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New species of ancient human discovered in South African cave

Homo naledi had humanlike feet and hands, but some scientists question its genealogical status

John Hawks

Scientists have announced the discovery of 15 partial skeletons belonging to what is thought to be a previously unknown species of ancient human. The remains were recovered from the Rising Star cave in South Africa by a team female scientist-climbers specially selected to fit through a narrow, vertical shaft (just 8 inches wide at points) and reach the chamber of fossils below.

More than 1,500 fragments of bones were discovered in total — the largest single paleoanthropological find of its type in Africa — with the researchers, led by Professor Lee Berger, designating the species naledi, meaning "star" in the local Sesotho language. Berger and his colleagues have suggested that the remains could belong to one of the earliest members of the genus Homo (to which modern humans belong), although some scientists are more skeptical.

The holotype specimen of Homo naledi, including cranium and mandible. (John Hawks)

Homo naledi is not being described as a "missing link" (a term which poorly reflects the complex, patchwork history of bipedal primates and early humans), but will certainly shed more light on humanity's evolution. The 15 partial, but well-preserved skeletons include both males and females, and old as well as young individuals. "We are going to know everything about this species," Berger told BBC News. "We are going to know when its children were weaned, when they were born, how they developed, the speed at which they developed, the difference between males and females at every developmental stage from infancy, to childhood to teens to how they aged and how they died."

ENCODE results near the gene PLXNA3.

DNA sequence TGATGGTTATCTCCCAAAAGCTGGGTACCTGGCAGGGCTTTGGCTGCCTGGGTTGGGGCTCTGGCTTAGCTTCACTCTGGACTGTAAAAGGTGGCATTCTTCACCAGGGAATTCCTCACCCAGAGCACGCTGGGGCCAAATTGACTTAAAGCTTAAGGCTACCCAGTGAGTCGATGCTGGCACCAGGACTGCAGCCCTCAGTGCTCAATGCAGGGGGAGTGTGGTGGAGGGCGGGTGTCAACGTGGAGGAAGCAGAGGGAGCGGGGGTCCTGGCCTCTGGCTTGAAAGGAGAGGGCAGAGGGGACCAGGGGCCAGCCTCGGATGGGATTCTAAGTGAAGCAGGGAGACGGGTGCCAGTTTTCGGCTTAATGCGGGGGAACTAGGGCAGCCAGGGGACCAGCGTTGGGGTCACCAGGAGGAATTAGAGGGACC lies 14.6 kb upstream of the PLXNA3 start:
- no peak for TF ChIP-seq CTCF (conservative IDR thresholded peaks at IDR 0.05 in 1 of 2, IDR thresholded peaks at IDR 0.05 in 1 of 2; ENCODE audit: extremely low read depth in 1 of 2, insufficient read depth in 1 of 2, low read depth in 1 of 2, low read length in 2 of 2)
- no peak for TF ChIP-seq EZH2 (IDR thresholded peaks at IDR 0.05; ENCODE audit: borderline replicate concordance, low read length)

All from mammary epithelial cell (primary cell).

Homo naledi had a brain the size of a gorilla's but humanlike hands and feet

According to descriptions published in the journal eLife, the bones themselves show a blend of primitive and modern anatomical traits, with a small skull suggesting a brain approximately the same size as a gorilla's (a third the size of modern human's), and humanlike hands and feet. Some experts have suggested that the curved fingers resemble those of Homo habilis (thought to be among the first toolmakers), while the modern-looking feet and relatively long legs would suit a creature that could walk upright over long distances. It's traits like these that have led scientists to place naledi in the genus Homo, rather than the extinct genus Australopithecus, to which the famous Lucy specimen belongs. The average Homo naledi was probably between 4.5 and 5 feet tall and weighed under 100 pounds.

The front and back view of a hand. (Peter Schmid)

There is still a lot that isn't known about the bones, including, importantly, their age. Berger and his team have suggested the remains could be up to 3 million years old — with the species evolving near the beginning of the Homo genus — but they could also be more modern. Tests like carbon dating will allow accurate dating of the fossils, but these will destroy the samples and will have to wait until the bones have been studied more thoroughly. Until this information is available, some scientists are skeptical about the find's exact significance.

"They are more curiosities than game-changers for now."

"If they are as old as 2 million years, then they might be early South African versions of Homo erectus, a species already known from that region," anthropologist William Jungers told The Guardian. "If much more recent, they could be a relic species that persisted in isolation. In other words, they are more curiosities than game-changers for now."

The question of how the skeletons arrived in the cave is also unanswered. There's no evidence in the cave of habitation, and the bones show no signs of a violent death. Some experts suggest the individuals became trapped in the cave or died when it flooded, but Berger and his team claim the evidence points to early burial rites — a startling suggestion given the relatively primitive development of naledi. "We are going to have to contemplate some very deep things about what it is to be human," Berger told BBC News. "Have we been wrong all along about this kind of behavior that we thought was unique to modern humans? Did we inherit that behavior from deep time and is it something that (the earliest humans) have always been able to do?"